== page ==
It depends. If it was a complete beginner's class, I'd expect some English, though not if other students in the class didn't speak English as that would be unfair. Your analogy is not strictly accurate, however, as NETs are employed as co-teachers. If I was learning Korean from two teachers, I'd be quite happy if one of them only spoke Korean, yes.

Yes good point and I agree.  But it feels like some people are arguing that the KET should also be teaching only in English which is extreme in my view.
It's not extreme, it's what you are hired to do.  You are expert in speaking English.  If Korean needs to be spoken, which is rarely, the Korean teacher should do it. 

I've been teaching (with some success, I think) in Korea for more than ten years and have hardly ever used Korean.  In a typical class, my co-teacher does not speak a single word of Korean either.  Occasionally, some Korean is needed/desired, for example, announcing a test, grading requirements, or something like that.  I would estimate that in a week (22 classes) less than 5 minutes of Korean is spoken by a teacher.

Offline alexisalex

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Re: Speaking Korean to students; yes or no?
« Reply #23 on: December 27, 2018, 09:59:59 AM »
Here's a question then...

When/if you take Korean classes, do/would you insist that your teacher speaks no English at all and that the class is conducted entirely in Korean?  CCQ/ICQs also in Korean.  Stuff like "open your book" and "turn the page" can be delivered in English so don't worry  :wink:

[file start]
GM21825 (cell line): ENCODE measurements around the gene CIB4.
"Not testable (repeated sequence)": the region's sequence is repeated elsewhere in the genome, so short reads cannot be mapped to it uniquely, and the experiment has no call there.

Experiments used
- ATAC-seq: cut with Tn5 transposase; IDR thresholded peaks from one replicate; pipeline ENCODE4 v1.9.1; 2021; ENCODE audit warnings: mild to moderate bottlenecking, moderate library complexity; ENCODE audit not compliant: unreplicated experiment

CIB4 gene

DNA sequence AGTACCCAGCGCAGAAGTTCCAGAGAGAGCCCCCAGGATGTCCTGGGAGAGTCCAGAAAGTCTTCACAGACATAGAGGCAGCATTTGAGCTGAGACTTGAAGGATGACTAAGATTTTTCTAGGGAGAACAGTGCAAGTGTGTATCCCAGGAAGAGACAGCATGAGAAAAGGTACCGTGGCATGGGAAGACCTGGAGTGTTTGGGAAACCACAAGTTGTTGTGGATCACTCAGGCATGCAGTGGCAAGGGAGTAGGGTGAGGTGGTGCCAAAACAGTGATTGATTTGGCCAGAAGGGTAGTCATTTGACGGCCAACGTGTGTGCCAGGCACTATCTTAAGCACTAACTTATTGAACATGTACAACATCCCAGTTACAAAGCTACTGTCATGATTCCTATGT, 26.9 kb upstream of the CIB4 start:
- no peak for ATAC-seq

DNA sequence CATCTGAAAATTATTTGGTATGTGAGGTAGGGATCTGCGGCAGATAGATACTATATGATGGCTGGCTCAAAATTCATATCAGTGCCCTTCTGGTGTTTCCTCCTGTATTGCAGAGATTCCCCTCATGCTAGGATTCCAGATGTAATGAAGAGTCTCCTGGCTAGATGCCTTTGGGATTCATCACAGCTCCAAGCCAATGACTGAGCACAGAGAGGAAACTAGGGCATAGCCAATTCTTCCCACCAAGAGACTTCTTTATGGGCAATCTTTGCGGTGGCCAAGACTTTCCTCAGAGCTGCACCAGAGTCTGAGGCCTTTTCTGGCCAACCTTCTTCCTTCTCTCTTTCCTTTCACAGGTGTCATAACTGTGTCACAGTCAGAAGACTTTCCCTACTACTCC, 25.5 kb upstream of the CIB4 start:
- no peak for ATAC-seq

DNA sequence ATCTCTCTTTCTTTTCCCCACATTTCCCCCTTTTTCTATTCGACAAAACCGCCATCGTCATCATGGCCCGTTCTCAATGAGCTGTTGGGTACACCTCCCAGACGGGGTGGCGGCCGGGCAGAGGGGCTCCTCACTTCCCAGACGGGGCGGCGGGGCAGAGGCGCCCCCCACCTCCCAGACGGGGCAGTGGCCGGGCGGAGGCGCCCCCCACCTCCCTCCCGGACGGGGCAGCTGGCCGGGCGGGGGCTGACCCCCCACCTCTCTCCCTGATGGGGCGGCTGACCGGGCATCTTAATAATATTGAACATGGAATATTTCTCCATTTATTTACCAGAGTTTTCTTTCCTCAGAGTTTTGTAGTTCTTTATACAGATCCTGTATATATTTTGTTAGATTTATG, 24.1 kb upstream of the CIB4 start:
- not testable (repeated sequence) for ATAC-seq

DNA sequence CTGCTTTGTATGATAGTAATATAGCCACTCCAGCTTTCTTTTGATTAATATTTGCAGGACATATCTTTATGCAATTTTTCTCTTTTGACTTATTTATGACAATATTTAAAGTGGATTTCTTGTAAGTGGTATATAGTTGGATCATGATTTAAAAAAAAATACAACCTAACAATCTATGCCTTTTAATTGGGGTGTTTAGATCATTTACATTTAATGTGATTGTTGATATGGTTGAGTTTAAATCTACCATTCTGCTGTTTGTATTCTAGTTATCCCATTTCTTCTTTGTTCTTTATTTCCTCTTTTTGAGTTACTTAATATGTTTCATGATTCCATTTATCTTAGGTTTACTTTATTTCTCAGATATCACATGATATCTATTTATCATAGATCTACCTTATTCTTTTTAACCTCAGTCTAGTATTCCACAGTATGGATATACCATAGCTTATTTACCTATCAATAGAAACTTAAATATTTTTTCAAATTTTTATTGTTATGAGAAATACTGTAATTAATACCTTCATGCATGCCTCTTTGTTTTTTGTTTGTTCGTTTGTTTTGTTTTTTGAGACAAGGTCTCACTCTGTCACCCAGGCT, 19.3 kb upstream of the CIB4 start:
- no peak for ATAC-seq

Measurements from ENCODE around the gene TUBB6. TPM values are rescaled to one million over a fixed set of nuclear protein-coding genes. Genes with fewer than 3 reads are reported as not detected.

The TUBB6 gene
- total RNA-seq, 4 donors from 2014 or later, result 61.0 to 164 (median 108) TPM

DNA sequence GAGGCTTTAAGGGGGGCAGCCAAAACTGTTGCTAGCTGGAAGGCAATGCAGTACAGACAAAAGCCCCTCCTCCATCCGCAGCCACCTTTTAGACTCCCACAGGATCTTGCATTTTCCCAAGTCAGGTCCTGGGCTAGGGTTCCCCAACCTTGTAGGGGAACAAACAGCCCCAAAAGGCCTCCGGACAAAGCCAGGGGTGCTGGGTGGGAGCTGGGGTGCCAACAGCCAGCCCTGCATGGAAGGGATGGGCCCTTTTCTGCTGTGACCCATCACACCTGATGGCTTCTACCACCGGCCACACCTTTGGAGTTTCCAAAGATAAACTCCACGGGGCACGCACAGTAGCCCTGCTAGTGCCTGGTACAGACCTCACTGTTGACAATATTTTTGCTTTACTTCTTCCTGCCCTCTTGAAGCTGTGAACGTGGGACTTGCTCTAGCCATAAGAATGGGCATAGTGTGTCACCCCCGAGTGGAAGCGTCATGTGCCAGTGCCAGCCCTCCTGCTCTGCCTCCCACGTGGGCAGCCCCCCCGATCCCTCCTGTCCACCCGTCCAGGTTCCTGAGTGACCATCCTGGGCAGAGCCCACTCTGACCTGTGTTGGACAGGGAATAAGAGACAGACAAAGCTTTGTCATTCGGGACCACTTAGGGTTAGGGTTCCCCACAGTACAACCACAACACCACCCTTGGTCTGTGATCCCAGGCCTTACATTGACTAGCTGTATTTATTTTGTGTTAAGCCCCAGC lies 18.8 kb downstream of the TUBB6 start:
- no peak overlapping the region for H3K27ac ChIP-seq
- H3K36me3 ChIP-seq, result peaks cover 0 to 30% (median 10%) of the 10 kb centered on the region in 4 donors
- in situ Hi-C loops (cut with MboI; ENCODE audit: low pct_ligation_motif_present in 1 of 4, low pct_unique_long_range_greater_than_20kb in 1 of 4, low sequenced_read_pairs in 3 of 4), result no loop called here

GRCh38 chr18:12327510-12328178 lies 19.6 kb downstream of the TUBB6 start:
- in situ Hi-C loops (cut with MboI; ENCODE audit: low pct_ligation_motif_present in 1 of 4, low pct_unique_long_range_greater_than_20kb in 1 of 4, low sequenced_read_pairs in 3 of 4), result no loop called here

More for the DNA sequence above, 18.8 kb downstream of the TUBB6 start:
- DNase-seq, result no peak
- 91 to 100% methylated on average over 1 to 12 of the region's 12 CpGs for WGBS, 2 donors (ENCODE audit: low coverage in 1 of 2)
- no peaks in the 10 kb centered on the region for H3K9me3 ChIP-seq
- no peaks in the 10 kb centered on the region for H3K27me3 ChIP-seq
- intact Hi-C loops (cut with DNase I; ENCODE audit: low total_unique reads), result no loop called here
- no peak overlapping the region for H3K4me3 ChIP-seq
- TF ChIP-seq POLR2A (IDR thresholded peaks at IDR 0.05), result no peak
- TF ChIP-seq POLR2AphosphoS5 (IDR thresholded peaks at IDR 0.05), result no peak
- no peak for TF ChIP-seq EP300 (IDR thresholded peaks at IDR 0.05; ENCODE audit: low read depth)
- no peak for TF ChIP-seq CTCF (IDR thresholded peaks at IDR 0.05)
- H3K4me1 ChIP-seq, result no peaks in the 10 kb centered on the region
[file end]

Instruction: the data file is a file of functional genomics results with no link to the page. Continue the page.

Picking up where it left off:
It depends. If it was a complete beginner's class, I'd expect some English, though not if other students in the class didn't speak English as that would be unfair. Your analogy is not strictly accurate, however, as NETs are employed as co-teachers. If I was learning Korean from two teachers, I'd be quite happy if one of them only spoke Korean, yes.

Yes good point and I agree.  But it feels like some people are arguing that the KET should also be teaching only in English which is extreme in my view.
It's not extreme, it's what you are hired to do.  You are expert in speaking English.  If Korean needs to be spoken, which is rarely, the Korean teacher should do it. 

I've been teaching (with some success, I think) in Korea for more than ten years and have hardly ever used Korean.  In a typical class, my co-teacher does not speak a single word of Korean either.  Occasionally, some Korean is needed/desired, for example, announcing a test, grading requirements, or something like that.  I would estimate that in a week (22 classes) less than 5 minutes of Korean is spoken by a teacher.

Sorry to clarify, I said that it feels like some people think that the Korean English teacher (KET) should also be only using English.

I'm surprised your co-teacher rarely speaks Korean and it's interesting that he/she only uses it for admin related things, not to do with the teaching material.  Sounds like it's working well though and like eggieguffer said above, it all depends on the situation.

Online oglop

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Re: Speaking Korean to students; yes or no?
« Reply #24 on: December 27, 2018, 10:49:21 AM »